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How To Clean and Care for Commercial Trashcans

How To Clean and Care for Commercial Trashcans

Posted by Trashcans Unlimited on 15th Apr 2015

Clean and Care for Commercial Trashcans

If you own, manage or maintain a commercial property, your trash cans aren't just trash cans. In addition to giving your guests and staff a hygienic way to dispose of their waste, trash cans are also an integral part of your professional reputation. They affect everything from your customers' opinions to your ability to pass health inspections. If your business serves food, provides medical services, or receives a high volume of foot traffic every day, it's especially important to stay on top of your trash can cleaning regimen.

Maintain your reputation

Most people don't associate trash cans with cleanliness. After all, they're receptacles that are designed to hold all your dirtiest, grossest, and most hazardous waste. However, it's both possible and important to keep them as clean as possible at all times. People see, touch, and smell the external parts of your trash cans every day, but the insides are far more contaminated, and it's just as important to clean those too.

If you neglect your trash can maintenance, you'll invite the following risks into your business:

●Bad odors that permeate the surrounding area

●Viruses and infections that spread more quickly

●Pests (such as rats, fruit flies, and cockroaches) that are attracted to odors and spills

●Additional costs of replacing damaged trash cans

Of course, all of these also lead to the biggest risk of all: making a poor impression on your customers and visitors. If people spot unsightly messes, smell disgusting odors, or notice pest infestations, they won't trust your ability to maintain other areas of your business.

Eliminate stains and spills

Even if your commercial property doesn't sell or serve food, there's a good chance that someone will use your trash cans to dispose of their loose drinks and snacks. Inspect your commercial trash cans frequently for spills, splashes, and crumbs.

It’s best to check them often so that the substances don't have a chance to permanently stain your trash, attract pests, or cause foul buildup. Periodic power washing is the most effective way to remove buildup, but spot cleaning is sufficient if you notice problems right away.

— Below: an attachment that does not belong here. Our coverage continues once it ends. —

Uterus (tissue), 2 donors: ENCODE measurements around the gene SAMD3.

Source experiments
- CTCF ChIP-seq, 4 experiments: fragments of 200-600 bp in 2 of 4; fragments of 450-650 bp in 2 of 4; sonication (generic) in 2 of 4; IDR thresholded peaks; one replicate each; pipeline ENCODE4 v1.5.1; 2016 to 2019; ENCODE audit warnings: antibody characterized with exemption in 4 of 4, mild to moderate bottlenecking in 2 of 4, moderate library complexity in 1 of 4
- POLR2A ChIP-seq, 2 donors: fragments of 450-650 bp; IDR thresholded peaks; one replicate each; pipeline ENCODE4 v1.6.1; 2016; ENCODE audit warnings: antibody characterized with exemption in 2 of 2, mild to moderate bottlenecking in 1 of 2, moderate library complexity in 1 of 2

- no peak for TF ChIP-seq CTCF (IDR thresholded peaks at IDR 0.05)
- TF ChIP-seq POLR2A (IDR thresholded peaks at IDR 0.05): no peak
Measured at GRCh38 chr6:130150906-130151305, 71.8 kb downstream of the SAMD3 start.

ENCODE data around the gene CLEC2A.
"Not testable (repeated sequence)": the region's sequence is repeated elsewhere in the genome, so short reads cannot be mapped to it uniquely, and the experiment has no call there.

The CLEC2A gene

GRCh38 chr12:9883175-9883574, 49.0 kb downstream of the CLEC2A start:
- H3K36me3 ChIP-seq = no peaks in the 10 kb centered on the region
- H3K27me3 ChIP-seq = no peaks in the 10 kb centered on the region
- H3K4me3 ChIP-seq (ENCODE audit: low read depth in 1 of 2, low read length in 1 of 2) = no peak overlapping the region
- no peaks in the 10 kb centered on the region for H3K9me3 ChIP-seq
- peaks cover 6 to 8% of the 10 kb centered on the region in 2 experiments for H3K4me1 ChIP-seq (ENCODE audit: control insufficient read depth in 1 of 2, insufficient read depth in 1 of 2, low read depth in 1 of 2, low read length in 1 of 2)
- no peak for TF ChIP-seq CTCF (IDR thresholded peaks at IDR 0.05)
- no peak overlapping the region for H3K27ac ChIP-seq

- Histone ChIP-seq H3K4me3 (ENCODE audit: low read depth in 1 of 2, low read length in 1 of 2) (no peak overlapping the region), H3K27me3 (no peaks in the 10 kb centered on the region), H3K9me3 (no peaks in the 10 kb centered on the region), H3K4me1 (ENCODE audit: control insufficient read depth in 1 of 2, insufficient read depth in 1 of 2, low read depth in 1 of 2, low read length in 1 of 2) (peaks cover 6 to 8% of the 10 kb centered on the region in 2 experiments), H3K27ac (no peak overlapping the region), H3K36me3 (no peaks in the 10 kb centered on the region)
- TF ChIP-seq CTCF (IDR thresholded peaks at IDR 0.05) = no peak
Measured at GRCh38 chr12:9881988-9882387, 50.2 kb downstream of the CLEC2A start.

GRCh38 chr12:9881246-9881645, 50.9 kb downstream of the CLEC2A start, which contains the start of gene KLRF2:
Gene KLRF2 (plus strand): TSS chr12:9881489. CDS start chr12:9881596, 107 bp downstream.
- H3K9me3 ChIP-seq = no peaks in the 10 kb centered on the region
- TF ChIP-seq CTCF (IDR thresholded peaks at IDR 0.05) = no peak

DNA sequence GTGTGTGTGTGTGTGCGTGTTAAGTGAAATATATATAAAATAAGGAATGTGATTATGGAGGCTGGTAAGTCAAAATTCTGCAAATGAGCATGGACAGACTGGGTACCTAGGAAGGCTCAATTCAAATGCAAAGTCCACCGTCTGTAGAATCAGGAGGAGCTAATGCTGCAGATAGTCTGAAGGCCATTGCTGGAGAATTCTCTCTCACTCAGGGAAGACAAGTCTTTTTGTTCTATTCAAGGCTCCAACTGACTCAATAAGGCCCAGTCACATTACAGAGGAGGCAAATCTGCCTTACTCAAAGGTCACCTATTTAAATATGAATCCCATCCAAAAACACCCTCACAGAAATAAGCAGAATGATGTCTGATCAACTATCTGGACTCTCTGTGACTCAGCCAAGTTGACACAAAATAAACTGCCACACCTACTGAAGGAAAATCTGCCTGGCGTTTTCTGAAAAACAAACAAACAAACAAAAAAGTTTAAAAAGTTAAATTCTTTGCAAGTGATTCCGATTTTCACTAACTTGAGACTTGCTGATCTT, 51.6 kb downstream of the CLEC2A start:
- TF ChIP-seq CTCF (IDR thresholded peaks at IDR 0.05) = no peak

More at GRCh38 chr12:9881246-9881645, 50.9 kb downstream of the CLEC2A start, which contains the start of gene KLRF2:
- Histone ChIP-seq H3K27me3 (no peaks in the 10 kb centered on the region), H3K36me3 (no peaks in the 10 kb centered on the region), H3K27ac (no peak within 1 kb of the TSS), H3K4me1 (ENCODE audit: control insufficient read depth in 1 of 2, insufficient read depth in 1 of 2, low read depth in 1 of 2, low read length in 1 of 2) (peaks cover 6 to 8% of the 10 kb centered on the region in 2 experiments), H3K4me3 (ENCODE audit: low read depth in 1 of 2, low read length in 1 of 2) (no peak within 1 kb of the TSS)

Fight germs

Every single item in a commercial trash can contains germs from the person who threw it away, but pests and wind carry new germs that may stick to porous surfaces. Employee sick days cost money, and regular customers will stay home if they get sick, so stop germs in their tracks instead of incurring these additional costs. Always use antibacterial soap to scrub the outside and inside of each trash can, in order to stop the spread of diseases and prevent fungus and bacteria from multiplying inside it.

Remove odors

Deodorize your trash cans with fragrant bags, odor-absorbing powders, and cleaning solutions that are designed to eliminate traces of odor. If your trash cans are made of porous materials like plastic or acrylic, scrub the outside as thoroughly as possible to loosen any odorous particles.

Tips for Outdoor and Indoor Trash cans

Outdoor trash cans are particularly vulnerable to pests, precipitation and other contaminants, but indoor trash cans need thorough and regular cleaning too. Make sure outdoor trash cans are covered at all times — either by an attached lid or overhead shelter — but don't lower your cleaning standards for indoor bins.

Prevent future problems

Frequent cleaning of your trash cans with mild soap and water or glass cleaner and a cotton cloth is recommended. Cleaning is easier when you've taken precautions to prevent contamination. After washing trash cans, make sure they're bone-dry before replacing the liner and bag. Leftover moisture may lead to mold and mildew growth, and plastic bags create a greenhouse effect that traps water particles and prevents evaporation.

The following is a list of common conditions that cause corrosion or discoloration of steel and should be avoided:

●Chloride containing cleansers – this includes bleach and any bleach containing cleaners

●Muriatic acid (hydrochloric acid) – commonly used to clean up after tile/concrete installation

●Concentrated soap residue – chemical additives will cause discoloration and some dried soaps actually look like rust

●Water with high iron content – can leave a rusty residue, especially if allowed to drip continuously

●Contact with iron materials – including steel wool, machining chips, and iron residue/dust from installation or cleaning of other steel products

●Trapped moisture between the product and another object – rubber mats, metal cans of soaps or cleaners

●Salts – contain chlorides

When you maintain a frequent and thorough cleaning schedule for outdoor and indoor trash cans on your commercial property, you ensure that your facility is safe, clean, and welcoming. With proper maintenance, your trash cans will maintain its luster and appearance for many years. Keep your customers and guests coming back to your business by taking pride in your building’s safety and cleanliness.